Tom Edsall does a nice job summarizing the increasing hollowing out of the job market in his New York Times column today. The employment/population ratio has fallen drastically since 1999 even as Real GDP hit an all time high this month. Edsall quotes Andy McAfee and me arguing that technological progress is part of the story for both these trends. Fewer people are working in America today than in the late 1990s, even though overall income is higher.
James Hamilton and Amar Bhide are quoted by Edsall as being skeptical that the restructuring of the economy contributed to job losses. While Andy and I agree that the Great Recession is undoubtedly the biggest driver of the job losses since 2007, we also see a longer-term forces at work. In fact, employment growth was sluggish well before 2007.
Digital technologies have advanced very rapidly in recent years. This can and does create enormous wealth. That’s the good news. But there’s no economic law that everyone will share in this wealth. In fact, as David Autor has noted, in recent years, the demand for middle skill jobs, involving routine cognitive and/or physical skills has plummeted. This is reflected both in wages and in employment. At the same time, those in the top 1% have seen their incomes soar. The median family actually has less income today than 15 years ago, even though the nation is producing more goods and services than ever before.
Of course, creative destruction has always been important to the US economy. 90% of Americans worked in agriculture in 1800. By 2000, it was less than 2%. This switch did not result in mass unemployment. Instead, new industries, from autos to computers, were created to employ people more productively. However, this time around, job destruction is happening faster than job creation, at least for certain types of workers. Demand for jobs involving routine work is rapidly falling since those jobs are the easiest to automate. As entrepreneurs discover and invent new ways to employ the laid off workers, the economy should come to a new equilibrium and re-employ those who lost their old jobs. However, even though the overall economic pie will likely grow, the new equilibrium may involve lower wages for many types of workers, and many may choose to drop out of the labor force entirely, as they have over the past decade.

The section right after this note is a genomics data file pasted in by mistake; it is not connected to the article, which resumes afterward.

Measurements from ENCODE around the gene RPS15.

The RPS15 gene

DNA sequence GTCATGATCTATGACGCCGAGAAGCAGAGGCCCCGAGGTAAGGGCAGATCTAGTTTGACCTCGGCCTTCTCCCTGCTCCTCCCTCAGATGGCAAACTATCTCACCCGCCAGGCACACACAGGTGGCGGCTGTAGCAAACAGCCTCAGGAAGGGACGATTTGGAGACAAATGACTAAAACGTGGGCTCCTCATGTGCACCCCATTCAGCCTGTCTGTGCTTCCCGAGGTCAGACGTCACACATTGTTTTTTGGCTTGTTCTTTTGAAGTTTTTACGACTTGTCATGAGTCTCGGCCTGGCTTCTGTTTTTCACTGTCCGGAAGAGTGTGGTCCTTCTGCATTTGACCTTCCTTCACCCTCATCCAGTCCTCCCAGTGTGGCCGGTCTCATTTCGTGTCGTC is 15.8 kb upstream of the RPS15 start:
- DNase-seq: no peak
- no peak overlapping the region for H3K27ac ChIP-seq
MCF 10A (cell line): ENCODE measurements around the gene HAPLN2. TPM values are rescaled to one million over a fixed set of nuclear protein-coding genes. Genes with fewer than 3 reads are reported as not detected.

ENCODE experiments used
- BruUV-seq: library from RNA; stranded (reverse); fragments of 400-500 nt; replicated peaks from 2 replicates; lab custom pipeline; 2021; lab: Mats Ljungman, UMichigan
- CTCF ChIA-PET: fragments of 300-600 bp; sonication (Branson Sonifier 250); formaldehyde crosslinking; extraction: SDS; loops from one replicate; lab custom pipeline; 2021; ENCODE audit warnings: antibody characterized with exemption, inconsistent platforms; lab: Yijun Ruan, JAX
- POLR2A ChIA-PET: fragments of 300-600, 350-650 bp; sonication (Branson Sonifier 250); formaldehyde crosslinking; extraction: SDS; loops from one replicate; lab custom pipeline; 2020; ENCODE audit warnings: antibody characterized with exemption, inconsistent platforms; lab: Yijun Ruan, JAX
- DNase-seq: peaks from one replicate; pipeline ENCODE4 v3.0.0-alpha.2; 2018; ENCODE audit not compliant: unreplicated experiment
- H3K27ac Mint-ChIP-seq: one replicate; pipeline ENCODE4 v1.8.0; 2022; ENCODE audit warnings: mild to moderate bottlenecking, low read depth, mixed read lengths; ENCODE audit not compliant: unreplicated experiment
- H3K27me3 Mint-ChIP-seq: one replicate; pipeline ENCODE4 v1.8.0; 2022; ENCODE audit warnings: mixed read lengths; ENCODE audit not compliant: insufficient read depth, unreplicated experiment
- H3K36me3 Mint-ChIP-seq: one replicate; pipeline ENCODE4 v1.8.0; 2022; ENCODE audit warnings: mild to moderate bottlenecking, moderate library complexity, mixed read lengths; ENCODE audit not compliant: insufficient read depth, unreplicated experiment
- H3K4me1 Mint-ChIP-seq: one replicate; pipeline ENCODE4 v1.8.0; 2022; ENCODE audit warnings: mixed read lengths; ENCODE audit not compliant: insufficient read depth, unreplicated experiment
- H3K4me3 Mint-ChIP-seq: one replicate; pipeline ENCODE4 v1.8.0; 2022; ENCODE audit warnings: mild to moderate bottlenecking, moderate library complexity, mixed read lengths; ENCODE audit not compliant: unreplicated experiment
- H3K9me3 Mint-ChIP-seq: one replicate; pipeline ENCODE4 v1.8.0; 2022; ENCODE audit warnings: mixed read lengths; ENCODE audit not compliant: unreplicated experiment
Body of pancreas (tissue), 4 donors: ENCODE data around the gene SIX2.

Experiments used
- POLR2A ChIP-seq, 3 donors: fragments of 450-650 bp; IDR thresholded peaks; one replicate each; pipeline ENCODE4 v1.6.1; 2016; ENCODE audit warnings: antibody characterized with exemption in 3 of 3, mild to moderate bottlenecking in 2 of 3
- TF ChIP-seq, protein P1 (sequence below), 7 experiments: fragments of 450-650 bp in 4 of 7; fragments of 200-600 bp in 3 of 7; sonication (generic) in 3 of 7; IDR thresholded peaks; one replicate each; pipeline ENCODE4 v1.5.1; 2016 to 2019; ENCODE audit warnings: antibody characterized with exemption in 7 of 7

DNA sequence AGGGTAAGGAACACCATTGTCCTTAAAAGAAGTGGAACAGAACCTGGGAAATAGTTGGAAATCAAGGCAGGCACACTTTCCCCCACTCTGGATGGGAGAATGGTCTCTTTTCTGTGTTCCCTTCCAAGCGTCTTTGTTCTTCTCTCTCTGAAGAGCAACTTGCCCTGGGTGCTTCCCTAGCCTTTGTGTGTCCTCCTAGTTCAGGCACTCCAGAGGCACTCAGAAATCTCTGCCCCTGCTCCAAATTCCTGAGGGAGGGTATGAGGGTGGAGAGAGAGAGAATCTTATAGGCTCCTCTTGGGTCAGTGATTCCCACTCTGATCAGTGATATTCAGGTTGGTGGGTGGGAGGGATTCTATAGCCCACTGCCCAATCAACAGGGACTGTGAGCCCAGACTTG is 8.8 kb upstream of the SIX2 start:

The first step to addressing the challenges of this great restructuring is correctly diagnosing it. It won’t do to assume that, just because things worked out in the past, everything will ultimately work out this time as well.